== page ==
Thursday, June 9, 2022

How Do You MIG Weld Different Thickness Metals?


a welder works on sparking metal

There are many varying types of welding techniques - yet they each have their limits. Some will work well for certain metals and others not so much. MIG welding is one technique that can be used frequently and it covers a nice range of thickness of metals. Since it can work better for some metals than others, let’s take a look at what MIG welding is and how to use it with different thickness metals.

What is MIG Welding?

MIG welding, which stands for metal inert gas, may also be referred to as a couple of different things, including gas metal arc welding (GMAW) and wire welding. It is an arc welding process that uses a solid wire electrode pulled through the welding gun. It makes its way into the weld pool where it is met with a shielding gas. Many inexperienced welders find that MIG welding is a good place to start. It isn’t an intricate way to weld and is frequently used by all sorts of individuals who aren’t professional welders, including artists, at home DIY-ers, maintenance workers or mechanics.

How to MIG Weld Different Thickness Metals

There are many factors that need to be considered when MIG welding to ensure that you have everything for a good weld. But perhaps one of the most important is the direct correlation between the metal thickness and the voltage and amps that need to be used. Most MIG welding can suit metal that ranges from 24-gauge to ½-inch thick. To weld the thinner pieces of metal, it is going to require a lower amperage - and the required amperage will go up as the metal thickness increases. For example, MIG welding a piece of metal that is ⅛-inch thick may only require 125 amps whereas a ½-inch piece of metal may require 500 amps. But what this actually means is that the sizing is the maximum thickness you can use with that amperage. So for 500 amps, you can MIG weld a piece of metal any size up to and including a ½-inch piece of metal. Finally, it is important to keep in mind that even though MIG welding can accommodate some pretty thick metals, each welding tool is going to have its own capabilities. Take the time to get to know what you are working with - and what size thickness yours is capable of handling.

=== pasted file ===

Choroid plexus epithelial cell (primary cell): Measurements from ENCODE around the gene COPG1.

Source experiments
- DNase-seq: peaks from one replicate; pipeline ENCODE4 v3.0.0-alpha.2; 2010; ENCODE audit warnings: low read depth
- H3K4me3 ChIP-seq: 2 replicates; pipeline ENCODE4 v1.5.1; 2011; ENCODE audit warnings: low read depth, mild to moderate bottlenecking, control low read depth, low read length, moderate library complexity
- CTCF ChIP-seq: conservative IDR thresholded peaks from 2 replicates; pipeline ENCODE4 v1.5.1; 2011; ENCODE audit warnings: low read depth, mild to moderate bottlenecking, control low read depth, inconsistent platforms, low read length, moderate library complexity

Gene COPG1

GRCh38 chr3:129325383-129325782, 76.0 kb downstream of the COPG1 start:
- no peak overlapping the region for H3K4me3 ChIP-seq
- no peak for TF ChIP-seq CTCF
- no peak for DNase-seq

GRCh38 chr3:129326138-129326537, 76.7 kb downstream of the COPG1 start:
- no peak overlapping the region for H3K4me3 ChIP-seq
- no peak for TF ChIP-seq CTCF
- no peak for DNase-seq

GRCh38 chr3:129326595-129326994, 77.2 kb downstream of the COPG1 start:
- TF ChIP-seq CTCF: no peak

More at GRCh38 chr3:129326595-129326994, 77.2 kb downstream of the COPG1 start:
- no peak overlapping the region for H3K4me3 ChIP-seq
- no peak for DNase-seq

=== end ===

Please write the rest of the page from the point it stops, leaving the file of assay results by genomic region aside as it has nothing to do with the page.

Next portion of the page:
Tips for MIG Welding Various Size Metals

To properly MIG weld any size metal, make sure you follow the tips below for both thick and thin metals. For thicker metals:
  • Keep a clean surface. Welding thick metal can be challenging so stripping away all the unnecessary, such as paint, grime, rust, and the like can make it a little more manageable.
  • Preheat the metal. When working with thick metals, preheating the surface before you begin can make it easier for you.
  • Understand shielding gas. Getting the right mixture of shielding gas matters for the success of your weld. For MIG welding, one of the most common is a 75% argon and 25% CO2. But the greater understanding you have of them - and the more practice - the easier it will be to get the right gas for you.
For thinner metals:
  • Angle your torch right. Believe it or not, the way you angle your torch matters as to whether it not you will end up with burnout. For MIG welding, you want to make sure that there is a short amount of distance between the tip and the metal.
  • Use the pulsing technique. Rather than giving constant full heat, pulse your welding tool to avoid going too far and ending up with an unwanted hole.
  • Consider thinner filler metals. Those that are thinner require less heat - and pose less risk to the piece.
There is much to learn about the different sizes and thicknesses of metals. And at Atlas Bronze we know all about them. If you are MIG welding and have some questions about different metals - or which one would be best for your project - contact us today at 800-478-0887.